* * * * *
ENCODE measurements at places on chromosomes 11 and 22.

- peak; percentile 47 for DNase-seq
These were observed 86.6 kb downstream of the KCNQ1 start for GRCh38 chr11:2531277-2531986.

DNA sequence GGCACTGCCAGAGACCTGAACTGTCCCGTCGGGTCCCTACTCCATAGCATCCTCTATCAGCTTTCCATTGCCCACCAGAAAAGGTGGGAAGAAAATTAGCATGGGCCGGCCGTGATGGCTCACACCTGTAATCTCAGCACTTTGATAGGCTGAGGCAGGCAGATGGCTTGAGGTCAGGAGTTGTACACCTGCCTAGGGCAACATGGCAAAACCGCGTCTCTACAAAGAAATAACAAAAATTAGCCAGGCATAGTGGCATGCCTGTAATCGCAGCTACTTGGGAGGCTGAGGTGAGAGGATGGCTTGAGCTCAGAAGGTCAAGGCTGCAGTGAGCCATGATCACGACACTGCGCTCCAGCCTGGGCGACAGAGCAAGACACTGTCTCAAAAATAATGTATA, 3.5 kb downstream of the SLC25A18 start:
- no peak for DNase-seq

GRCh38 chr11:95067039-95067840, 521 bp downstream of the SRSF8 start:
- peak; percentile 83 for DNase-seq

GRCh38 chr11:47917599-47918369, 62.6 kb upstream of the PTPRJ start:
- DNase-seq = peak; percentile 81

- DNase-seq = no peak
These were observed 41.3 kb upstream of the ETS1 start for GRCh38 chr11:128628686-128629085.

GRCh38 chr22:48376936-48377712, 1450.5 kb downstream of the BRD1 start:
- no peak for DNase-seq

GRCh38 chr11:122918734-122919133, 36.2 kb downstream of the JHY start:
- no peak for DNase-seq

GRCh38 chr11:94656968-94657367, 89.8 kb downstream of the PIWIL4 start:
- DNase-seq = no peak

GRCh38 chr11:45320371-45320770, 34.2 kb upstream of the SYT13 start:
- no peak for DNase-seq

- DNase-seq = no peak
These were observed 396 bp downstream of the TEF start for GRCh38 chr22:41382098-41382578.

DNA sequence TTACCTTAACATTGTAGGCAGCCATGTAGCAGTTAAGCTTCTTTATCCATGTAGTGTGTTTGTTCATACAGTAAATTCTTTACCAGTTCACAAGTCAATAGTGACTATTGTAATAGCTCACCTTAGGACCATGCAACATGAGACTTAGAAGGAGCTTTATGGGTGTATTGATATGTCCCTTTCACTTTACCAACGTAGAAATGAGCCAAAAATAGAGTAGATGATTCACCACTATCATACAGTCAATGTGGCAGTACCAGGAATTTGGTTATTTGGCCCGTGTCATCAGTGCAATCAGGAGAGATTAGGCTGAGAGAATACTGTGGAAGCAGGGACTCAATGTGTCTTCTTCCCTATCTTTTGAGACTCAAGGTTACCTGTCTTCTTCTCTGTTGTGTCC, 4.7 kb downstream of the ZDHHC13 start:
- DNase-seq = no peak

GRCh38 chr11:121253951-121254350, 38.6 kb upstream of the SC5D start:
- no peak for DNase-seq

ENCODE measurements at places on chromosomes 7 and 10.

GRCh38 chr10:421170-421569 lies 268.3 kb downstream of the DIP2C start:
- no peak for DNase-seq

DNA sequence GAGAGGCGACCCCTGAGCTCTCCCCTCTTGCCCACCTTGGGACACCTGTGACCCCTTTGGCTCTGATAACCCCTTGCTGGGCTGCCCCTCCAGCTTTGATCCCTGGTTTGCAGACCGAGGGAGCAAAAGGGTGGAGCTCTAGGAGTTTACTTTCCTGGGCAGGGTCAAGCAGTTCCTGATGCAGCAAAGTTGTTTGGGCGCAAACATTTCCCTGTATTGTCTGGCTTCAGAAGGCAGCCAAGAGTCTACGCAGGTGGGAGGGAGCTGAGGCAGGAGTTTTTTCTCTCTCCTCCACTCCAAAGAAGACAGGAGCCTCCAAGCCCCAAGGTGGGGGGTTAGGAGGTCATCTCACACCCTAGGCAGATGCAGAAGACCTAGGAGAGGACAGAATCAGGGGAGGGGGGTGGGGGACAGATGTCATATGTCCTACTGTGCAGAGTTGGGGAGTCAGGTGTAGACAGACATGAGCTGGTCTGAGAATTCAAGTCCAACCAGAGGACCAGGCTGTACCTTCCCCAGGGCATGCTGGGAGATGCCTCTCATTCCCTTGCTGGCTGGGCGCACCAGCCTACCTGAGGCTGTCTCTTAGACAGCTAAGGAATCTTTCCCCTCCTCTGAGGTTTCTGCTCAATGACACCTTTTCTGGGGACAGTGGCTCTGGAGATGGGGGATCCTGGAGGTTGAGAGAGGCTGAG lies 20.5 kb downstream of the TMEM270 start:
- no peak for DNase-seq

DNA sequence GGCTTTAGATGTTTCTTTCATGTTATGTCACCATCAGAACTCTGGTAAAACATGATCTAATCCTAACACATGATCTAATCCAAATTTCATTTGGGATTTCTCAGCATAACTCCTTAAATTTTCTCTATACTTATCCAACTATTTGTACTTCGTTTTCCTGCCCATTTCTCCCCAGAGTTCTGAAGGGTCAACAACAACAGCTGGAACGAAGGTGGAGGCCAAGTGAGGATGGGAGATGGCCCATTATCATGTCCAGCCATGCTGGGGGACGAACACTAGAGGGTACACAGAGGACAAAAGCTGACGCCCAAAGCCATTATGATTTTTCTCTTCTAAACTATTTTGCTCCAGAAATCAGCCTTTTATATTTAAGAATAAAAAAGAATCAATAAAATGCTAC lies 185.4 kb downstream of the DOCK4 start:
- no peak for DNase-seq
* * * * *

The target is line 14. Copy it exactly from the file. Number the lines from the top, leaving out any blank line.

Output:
GRCh38 chr11:122918734-122919133, 36.2 kb downstream of the JHY start: